St. John's Baptist Church (Miami, Florida) facts for kids
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St. John's Baptist Church
|Location||1328 N.W. 3rd Ave., Miami, Florida|
|Area||less than one acre|
|Architect||McKissack & McKissack|
|MPS||Downtown Miami Multiple Resource Area|
|NRHP reference No.||88002970|
|Added to NRHP||April 17, 1992|
St. John's Baptist Church (also known as the New St. John Institutional Baptist Church) is a historic church in Miami, Florida. It is located at 1328 Northwest 3rd Avenue. On April 17, 1992, it was added to the U.S. National Register of Historic Places.
On June 17, 1906 at the corner of NW 2nd Avenue and 11th Terrace, a small group was called together for worship.
They initially called this congregation Second Baptist Church. The first pastor of this group was Rev. Bynom.
After a short time, a second pastor, Rev. N.B. Williams, was called to lead this new and growing congregation. During Rev. Williams' tenure, the membership moved to Jackson's Hall on 10th street between 2nd and 3rd Avenue. The members considered plans for a permanent location. After purchasing a lot at 12th Street and 3rd Avenue, construction began on a 50X48 foot frame building.
The congregation moved into this building on the third Sunday in February 1908. Rev. Williams served until the latter part of 1910.
In 1912, Rev. Jarius Wilkerson Drake cast his membership with the church. He assumed leadership of the church on the first Sunday in February. Rev. Drake maintained a loving and Christian attitude towards all members. The membership grew and increased tremendously. The initial church building was damaged and wrecked during storms in 1926 and 1928, but was remodeled. This building became too small under Rev. Drake's leadership, and the congregation purchased a larger site to accommodate the membership. The newly built church, completed in 1940, is located on the current site, which sits on 13th Street and 3rd Avenue. The church then became known as St. John Missionary Baptist Church. Rev. Drake served as pastor until his death in February 1951.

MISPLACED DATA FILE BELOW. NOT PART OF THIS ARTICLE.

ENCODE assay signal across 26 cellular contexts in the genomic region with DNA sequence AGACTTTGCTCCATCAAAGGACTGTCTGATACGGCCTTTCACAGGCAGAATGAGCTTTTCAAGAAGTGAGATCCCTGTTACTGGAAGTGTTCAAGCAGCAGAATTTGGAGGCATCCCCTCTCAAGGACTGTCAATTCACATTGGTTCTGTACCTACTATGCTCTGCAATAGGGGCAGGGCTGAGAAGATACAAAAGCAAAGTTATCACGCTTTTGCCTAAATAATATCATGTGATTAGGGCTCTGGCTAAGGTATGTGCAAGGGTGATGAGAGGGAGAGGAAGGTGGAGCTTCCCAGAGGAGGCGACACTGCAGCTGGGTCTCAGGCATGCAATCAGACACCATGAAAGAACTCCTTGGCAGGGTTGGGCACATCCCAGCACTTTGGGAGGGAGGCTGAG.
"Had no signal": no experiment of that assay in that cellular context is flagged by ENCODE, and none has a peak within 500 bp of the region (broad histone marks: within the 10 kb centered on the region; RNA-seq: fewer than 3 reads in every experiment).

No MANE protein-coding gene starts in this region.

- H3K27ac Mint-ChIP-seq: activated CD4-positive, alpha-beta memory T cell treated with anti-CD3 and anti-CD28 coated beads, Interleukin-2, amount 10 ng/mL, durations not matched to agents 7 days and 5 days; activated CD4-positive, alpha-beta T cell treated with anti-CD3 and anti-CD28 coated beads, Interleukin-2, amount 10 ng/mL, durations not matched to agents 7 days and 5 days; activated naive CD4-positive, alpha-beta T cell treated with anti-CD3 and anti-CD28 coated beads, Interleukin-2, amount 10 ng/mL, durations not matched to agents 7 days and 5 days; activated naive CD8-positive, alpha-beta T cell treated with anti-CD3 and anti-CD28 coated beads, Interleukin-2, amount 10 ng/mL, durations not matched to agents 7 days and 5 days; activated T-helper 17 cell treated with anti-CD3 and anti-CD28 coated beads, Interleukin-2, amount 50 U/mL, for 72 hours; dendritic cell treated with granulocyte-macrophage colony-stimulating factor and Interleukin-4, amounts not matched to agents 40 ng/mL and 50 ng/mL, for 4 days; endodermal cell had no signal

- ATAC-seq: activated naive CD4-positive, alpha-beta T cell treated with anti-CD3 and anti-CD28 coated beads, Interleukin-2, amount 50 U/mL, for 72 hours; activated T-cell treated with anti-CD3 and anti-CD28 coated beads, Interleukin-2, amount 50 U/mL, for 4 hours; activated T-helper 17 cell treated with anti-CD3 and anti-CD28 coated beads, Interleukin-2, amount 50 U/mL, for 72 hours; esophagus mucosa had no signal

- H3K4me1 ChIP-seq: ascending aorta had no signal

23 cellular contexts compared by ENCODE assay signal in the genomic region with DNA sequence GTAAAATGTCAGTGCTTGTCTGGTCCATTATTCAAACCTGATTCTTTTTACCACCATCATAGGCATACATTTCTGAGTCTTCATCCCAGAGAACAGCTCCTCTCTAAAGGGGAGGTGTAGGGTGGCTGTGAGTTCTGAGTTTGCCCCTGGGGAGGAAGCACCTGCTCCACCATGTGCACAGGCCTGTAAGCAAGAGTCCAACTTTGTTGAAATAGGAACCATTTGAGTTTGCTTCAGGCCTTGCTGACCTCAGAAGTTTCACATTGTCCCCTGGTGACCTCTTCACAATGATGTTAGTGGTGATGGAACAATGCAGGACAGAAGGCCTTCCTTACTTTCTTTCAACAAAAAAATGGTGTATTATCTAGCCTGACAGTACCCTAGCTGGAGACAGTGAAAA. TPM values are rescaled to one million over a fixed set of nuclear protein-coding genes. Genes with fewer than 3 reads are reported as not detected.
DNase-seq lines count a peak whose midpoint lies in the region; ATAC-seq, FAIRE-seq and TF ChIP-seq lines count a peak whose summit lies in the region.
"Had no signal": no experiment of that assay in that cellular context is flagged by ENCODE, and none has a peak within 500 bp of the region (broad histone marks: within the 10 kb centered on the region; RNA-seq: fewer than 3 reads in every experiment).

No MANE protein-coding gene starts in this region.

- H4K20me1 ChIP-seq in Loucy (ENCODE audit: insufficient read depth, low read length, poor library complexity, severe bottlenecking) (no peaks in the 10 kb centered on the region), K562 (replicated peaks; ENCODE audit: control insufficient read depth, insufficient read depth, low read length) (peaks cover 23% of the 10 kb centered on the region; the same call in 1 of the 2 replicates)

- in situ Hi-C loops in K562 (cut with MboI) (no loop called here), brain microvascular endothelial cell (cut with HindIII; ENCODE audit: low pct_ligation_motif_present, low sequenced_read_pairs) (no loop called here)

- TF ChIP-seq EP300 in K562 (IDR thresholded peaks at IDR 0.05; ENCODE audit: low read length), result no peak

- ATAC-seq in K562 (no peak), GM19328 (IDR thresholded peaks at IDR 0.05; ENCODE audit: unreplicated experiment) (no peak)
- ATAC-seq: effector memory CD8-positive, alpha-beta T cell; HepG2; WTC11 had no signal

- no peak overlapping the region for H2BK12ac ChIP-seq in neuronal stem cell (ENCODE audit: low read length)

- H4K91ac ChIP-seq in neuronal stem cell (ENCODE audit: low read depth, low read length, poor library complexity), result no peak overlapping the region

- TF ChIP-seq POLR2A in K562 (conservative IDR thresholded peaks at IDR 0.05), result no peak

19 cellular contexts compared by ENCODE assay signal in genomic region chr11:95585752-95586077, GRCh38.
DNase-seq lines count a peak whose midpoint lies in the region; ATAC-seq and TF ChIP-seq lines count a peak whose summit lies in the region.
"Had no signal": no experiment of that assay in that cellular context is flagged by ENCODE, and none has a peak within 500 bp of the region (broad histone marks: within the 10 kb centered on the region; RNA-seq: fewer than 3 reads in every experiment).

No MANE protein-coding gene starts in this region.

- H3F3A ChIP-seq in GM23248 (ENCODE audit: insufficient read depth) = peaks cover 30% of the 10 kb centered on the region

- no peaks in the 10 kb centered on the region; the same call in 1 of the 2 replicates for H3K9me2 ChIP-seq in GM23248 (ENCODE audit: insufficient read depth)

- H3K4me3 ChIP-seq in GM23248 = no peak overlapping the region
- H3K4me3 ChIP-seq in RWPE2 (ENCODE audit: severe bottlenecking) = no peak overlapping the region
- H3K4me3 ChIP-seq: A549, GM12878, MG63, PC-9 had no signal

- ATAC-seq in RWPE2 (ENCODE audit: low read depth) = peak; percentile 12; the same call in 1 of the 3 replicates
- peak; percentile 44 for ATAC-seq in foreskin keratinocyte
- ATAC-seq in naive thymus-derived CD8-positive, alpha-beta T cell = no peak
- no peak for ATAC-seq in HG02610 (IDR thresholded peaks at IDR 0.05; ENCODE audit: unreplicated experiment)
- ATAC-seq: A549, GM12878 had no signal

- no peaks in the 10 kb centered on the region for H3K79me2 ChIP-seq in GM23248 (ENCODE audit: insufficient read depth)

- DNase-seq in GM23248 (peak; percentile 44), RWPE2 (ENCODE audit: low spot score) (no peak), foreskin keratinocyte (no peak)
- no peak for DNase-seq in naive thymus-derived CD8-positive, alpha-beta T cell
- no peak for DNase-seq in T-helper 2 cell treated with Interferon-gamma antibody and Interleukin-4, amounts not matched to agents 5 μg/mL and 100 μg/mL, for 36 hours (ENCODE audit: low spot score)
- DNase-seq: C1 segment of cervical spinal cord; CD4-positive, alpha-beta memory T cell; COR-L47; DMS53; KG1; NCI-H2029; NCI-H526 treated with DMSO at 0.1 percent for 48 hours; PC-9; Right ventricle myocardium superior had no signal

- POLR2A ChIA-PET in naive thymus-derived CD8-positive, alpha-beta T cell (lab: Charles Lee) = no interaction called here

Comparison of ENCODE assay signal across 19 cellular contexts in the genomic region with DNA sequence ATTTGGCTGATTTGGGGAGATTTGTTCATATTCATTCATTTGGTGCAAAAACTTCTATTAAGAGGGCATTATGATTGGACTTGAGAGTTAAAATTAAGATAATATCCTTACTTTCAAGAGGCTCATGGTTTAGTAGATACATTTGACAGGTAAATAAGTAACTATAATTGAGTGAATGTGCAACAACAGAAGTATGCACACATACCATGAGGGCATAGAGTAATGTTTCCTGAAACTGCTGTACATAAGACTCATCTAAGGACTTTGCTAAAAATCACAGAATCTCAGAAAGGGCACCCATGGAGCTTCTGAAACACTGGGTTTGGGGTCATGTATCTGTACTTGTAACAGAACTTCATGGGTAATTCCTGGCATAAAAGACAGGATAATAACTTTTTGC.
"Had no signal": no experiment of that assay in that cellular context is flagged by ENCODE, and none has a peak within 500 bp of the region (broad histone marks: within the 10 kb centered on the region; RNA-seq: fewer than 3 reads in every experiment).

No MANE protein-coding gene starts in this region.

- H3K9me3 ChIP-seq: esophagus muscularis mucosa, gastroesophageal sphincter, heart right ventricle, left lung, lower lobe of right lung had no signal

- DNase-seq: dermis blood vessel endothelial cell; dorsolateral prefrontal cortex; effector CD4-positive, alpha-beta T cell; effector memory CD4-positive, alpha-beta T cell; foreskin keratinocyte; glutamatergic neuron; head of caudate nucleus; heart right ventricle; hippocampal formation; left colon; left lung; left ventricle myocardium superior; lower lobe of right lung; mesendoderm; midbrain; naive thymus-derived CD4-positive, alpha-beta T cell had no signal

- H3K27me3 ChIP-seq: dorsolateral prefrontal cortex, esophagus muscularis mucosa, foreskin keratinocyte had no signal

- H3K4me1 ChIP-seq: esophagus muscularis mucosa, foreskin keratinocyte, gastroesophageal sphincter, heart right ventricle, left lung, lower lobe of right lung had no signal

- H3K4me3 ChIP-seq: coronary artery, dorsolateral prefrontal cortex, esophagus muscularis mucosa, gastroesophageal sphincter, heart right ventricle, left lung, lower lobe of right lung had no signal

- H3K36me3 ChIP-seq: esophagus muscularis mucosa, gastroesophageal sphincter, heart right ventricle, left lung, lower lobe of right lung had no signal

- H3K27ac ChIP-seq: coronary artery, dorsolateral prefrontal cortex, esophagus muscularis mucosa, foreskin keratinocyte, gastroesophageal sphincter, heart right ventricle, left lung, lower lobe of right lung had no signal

Succeeding Rev. Drake was Rev. Thedford Johnson, who was serving as Assistant Pastor. Under his pastorate, a two-story building at 1148 NW 3rd Avenue was built as a parsonage; the Fellowship Hall was built, the Children's Center (formerly known as the Tot Center) was established, an apartment unit was purchased, the sanctuary was air-conditioned, the pews were cushioned and a two-mirror loft in the main sanctuary was built. St. John also experienced national recognition with their Baptist Training Union (BTU). For three decades, St. John was noted as not only the largest and best in the Florida East Coast and the State, but was acclaimed as the "National Model" by then National President Dr. J. H. Jackson. Because of Rev. Johnson's interest in civic and political affairs, and his motivation of the congregation toward civic pride, the church continued to thrive. St. John hosted the National Baptist Convention four times: 1969, 1973, 1977 and 1982. Rev. Johnson also maintained a radio program from 1977 through 1980. The church revised its name to reflect the current standing, St. John Institutional Missionary Baptist Church. Rev. Johnson resigned in February 1985.
Rev. Henry Nevin became Interim Pastor in March 1985. During this time, Rev. Nevin introduced the idea of having a Community Development Corporation to assist in rehabilitating subsidized housing for the poor and building median income housing for the community. On January 9, 1986, Rev. Nevin was elected Senior Pastor of St. John. Rev. Nevin retired from his pastoral services on Sunday, June 1, 2008.
Rev. Dr. Charles Uptgrow Sr. assumed the position of Senior Minister in Charge, but due to health concerns, the position was then passed to Rev. Antonio Bolden, who was then the current Youth Minister. As the search for a pastor began, many candidates were interviewed. In April 2010, Bishop James Dean Adams became Senior Pastor of St. John.
The building was designed by architects McKissack & McKissack in Moderne style. It has also been known as New St. John Institutional Baptist Church.
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